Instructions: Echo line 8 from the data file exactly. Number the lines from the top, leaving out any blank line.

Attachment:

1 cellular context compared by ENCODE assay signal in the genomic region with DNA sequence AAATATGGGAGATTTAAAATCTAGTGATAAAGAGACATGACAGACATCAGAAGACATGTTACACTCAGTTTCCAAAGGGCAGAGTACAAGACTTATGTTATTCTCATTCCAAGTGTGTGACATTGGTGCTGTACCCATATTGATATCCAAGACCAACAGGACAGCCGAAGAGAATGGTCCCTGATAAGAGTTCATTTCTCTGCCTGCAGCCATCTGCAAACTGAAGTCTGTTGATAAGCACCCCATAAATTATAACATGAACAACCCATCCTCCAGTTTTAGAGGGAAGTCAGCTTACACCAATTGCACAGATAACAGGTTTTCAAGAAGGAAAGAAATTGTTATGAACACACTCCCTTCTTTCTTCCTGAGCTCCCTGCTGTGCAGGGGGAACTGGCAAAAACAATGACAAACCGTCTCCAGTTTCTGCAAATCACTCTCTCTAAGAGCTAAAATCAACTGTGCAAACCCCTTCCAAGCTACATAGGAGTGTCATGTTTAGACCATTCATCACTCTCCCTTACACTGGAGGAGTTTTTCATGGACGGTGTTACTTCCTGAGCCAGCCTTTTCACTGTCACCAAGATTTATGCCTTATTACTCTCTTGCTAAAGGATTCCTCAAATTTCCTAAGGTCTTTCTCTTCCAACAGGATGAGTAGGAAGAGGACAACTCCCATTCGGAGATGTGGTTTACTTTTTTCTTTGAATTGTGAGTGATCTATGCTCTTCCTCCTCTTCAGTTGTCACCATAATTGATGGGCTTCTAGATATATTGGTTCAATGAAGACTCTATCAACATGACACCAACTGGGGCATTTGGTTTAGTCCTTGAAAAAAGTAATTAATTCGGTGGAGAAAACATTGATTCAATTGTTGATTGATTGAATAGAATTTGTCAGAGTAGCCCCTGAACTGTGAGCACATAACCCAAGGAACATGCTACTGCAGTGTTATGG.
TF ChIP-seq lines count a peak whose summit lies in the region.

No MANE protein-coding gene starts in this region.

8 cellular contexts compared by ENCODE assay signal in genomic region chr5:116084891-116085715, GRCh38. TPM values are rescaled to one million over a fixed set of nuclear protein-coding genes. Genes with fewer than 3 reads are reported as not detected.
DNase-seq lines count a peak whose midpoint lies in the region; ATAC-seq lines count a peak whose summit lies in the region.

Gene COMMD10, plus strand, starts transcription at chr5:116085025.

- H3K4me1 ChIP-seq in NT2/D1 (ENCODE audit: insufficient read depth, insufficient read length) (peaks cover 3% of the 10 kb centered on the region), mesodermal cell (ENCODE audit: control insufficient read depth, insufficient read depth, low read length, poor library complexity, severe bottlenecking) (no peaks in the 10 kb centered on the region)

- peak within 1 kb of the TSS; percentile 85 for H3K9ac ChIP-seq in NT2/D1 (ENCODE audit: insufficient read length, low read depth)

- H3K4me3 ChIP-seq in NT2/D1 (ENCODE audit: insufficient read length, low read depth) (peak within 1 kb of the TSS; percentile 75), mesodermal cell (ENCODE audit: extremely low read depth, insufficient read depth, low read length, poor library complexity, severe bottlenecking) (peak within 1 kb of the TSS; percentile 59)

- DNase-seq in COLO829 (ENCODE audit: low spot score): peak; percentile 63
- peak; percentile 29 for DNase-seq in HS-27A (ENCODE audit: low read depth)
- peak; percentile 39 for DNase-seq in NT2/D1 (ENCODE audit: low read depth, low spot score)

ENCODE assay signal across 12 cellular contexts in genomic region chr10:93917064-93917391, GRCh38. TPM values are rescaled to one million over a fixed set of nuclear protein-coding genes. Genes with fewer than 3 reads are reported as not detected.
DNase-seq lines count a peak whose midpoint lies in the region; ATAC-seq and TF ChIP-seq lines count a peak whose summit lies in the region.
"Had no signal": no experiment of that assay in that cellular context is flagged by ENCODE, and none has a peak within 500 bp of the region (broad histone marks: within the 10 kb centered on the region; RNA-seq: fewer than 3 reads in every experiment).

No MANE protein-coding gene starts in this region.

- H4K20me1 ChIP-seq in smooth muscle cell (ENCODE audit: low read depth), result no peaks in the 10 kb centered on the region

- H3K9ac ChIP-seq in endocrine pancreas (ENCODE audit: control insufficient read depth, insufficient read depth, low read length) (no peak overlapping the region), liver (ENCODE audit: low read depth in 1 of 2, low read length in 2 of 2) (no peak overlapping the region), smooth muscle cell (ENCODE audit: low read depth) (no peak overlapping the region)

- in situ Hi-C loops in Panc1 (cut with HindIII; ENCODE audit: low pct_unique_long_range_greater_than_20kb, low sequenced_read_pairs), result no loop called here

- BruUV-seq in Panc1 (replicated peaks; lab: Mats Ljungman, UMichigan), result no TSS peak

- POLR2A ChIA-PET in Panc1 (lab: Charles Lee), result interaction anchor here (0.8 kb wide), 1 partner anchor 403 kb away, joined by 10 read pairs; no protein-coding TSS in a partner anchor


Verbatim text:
- peak within 1 kb of the TSS; percentile 85 for H3K9ac ChIP-seq in NT2/D1 (ENCODE audit: insufficient read length, low read depth)